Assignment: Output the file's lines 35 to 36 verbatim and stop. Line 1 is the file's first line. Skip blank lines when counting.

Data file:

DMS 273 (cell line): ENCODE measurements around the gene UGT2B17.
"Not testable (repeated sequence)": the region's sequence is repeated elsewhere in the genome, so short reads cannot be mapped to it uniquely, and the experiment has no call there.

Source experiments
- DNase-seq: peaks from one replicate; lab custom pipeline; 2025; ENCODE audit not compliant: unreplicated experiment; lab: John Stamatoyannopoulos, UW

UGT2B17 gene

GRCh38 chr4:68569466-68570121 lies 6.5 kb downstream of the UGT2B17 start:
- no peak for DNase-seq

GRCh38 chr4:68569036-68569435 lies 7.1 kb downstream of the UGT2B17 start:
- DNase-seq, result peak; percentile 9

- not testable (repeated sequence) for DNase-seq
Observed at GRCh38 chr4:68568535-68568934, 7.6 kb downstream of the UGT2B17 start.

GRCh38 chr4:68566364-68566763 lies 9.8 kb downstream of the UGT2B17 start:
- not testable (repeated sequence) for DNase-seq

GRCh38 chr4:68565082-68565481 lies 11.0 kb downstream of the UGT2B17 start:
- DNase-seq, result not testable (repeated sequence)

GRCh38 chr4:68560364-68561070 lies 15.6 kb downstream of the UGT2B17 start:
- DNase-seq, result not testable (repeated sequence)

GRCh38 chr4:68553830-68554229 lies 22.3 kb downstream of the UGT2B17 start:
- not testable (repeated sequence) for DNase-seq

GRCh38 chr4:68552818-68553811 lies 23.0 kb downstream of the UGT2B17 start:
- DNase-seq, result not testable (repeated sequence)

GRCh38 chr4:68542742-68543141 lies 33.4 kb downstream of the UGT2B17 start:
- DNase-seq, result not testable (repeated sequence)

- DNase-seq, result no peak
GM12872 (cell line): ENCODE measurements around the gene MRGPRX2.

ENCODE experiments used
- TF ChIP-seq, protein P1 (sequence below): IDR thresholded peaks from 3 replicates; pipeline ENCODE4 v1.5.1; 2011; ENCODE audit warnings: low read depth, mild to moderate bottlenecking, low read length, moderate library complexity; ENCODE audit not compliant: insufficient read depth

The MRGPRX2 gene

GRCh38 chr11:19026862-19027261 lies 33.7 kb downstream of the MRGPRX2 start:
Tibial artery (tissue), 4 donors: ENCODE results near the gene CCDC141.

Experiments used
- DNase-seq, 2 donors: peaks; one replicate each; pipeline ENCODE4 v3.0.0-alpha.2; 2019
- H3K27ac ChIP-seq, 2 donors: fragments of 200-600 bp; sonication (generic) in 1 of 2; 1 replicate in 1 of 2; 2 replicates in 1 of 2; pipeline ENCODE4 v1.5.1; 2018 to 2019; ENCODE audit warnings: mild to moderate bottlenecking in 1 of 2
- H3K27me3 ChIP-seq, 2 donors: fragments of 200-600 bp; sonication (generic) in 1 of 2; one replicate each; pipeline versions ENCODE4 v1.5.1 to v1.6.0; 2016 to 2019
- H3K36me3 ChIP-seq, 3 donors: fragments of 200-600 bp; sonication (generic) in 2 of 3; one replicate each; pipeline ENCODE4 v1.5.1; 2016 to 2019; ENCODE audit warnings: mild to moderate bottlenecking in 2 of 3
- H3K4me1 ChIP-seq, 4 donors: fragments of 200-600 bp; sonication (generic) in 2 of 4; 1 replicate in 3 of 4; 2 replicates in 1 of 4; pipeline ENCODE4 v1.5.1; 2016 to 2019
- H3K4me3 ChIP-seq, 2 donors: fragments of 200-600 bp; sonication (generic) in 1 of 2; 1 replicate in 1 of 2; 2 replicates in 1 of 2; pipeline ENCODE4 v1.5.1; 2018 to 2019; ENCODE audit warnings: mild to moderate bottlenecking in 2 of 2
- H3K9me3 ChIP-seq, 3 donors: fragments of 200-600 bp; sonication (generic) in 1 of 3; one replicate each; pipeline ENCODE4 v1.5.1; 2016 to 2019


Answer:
- H3K36me3 ChIP-seq, 3 donors: fragments of 200-600 bp; sonication (generic) in 2 of 3; one replicate each; pipeline ENCODE4 v1.5.1; 2016 to 2019; ENCODE audit warnings: mild to moderate bottlenecking in 2 of 3
- H3K4me1 ChIP-seq, 4 donors: fragments of 200-600 bp; sonication (generic) in 2 of 4; 1 replicate in 3 of 4; 2 replicates in 1 of 4; pipeline ENCODE4 v1.5.1; 2016 to 2019